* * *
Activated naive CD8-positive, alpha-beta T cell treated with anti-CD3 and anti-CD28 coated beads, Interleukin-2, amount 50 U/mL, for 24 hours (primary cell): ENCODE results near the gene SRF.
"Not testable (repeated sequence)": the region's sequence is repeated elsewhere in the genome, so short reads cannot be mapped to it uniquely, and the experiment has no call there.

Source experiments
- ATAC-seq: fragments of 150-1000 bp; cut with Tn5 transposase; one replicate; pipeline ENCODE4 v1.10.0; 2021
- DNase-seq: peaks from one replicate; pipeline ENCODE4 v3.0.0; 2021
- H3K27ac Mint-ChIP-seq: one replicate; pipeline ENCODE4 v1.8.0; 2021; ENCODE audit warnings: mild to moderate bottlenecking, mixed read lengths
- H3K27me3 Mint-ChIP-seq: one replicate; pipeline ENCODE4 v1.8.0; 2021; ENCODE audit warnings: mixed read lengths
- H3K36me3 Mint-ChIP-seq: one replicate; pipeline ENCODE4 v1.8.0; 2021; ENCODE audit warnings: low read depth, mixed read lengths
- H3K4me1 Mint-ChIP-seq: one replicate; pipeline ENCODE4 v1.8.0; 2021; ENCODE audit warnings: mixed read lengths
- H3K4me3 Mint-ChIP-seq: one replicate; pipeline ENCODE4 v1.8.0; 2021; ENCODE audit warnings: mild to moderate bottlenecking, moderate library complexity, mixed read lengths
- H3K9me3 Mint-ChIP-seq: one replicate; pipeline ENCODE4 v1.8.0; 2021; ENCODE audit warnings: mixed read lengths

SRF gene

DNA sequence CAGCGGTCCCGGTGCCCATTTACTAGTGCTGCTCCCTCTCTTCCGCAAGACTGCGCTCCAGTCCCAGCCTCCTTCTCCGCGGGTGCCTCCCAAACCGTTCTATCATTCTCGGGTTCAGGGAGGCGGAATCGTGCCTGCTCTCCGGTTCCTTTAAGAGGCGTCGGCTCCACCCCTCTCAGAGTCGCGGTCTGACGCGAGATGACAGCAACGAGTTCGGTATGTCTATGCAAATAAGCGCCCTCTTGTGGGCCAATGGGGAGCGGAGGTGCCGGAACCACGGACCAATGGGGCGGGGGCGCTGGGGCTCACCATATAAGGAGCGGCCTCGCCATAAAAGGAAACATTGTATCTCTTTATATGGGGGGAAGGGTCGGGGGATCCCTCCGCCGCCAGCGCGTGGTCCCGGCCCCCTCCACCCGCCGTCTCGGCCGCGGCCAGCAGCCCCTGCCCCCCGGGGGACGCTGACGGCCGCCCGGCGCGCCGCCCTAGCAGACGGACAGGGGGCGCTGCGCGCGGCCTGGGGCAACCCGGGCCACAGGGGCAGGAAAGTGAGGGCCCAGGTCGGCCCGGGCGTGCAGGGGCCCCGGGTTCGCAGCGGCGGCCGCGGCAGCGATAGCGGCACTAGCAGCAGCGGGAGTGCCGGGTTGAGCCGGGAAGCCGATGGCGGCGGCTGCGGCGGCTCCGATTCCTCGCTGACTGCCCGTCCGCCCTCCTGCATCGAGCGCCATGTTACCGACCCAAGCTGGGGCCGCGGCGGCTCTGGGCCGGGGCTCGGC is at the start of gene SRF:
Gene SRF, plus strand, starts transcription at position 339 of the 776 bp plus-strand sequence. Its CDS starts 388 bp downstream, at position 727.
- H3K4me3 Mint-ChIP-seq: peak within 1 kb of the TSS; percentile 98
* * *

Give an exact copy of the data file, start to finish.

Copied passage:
Activated naive CD8-positive, alpha-beta T cell treated with anti-CD3 and anti-CD28 coated beads, Interleukin-2, amount 50 U/mL, for 24 hours (primary cell): ENCODE results near the gene SRF.
"Not testable (repeated sequence)": the region's sequence is repeated elsewhere in the genome, so short reads cannot be mapped to it uniquely, and the experiment has no call there.

Source experiments
- ATAC-seq: fragments of 150-1000 bp; cut with Tn5 transposase; one replicate; pipeline ENCODE4 v1.10.0; 2021
- DNase-seq: peaks from one replicate; pipeline ENCODE4 v3.0.0; 2021
- H3K27ac Mint-ChIP-seq: one replicate; pipeline ENCODE4 v1.8.0; 2021; ENCODE audit warnings: mild to moderate bottlenecking, mixed read lengths
- H3K27me3 Mint-ChIP-seq: one replicate; pipeline ENCODE4 v1.8.0; 2021; ENCODE audit warnings: mixed read lengths
- H3K36me3 Mint-ChIP-seq: one replicate; pipeline ENCODE4 v1.8.0; 2021; ENCODE audit warnings: low read depth, mixed read lengths
- H3K4me1 Mint-ChIP-seq: one replicate; pipeline ENCODE4 v1.8.0; 2021; ENCODE audit warnings: mixed read lengths
- H3K4me3 Mint-ChIP-seq: one replicate; pipeline ENCODE4 v1.8.0; 2021; ENCODE audit warnings: mild to moderate bottlenecking, moderate library complexity, mixed read lengths
- H3K9me3 Mint-ChIP-seq: one replicate; pipeline ENCODE4 v1.8.0; 2021; ENCODE audit warnings: mixed read lengths

SRF gene

DNA sequence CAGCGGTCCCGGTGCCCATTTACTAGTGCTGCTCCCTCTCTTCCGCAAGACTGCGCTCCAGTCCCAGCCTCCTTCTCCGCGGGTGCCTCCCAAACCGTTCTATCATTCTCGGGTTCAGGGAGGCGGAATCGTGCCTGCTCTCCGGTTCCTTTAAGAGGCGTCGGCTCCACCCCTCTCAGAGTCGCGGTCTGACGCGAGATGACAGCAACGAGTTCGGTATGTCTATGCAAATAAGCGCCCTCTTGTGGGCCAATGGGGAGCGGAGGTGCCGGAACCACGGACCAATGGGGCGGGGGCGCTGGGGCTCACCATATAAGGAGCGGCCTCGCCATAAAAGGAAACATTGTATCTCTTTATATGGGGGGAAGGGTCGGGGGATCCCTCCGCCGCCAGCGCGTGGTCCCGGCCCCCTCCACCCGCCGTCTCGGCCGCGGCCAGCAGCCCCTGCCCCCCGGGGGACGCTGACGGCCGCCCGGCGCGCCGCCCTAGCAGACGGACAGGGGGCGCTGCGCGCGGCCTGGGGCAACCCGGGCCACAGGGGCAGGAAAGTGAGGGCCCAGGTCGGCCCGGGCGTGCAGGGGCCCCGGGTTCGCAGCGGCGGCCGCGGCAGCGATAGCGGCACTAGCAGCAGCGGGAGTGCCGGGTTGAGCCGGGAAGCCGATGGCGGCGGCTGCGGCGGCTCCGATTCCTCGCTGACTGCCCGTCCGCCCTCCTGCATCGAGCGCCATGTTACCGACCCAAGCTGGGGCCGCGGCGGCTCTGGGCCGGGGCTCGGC is at the start of gene SRF:
Gene SRF, plus strand, starts transcription at position 339 of the 776 bp plus-strand sequence. Its CDS starts 388 bp downstream, at position 727.
- H3K4me3 Mint-ChIP-seq: peak within 1 kb of the TSS; percentile 98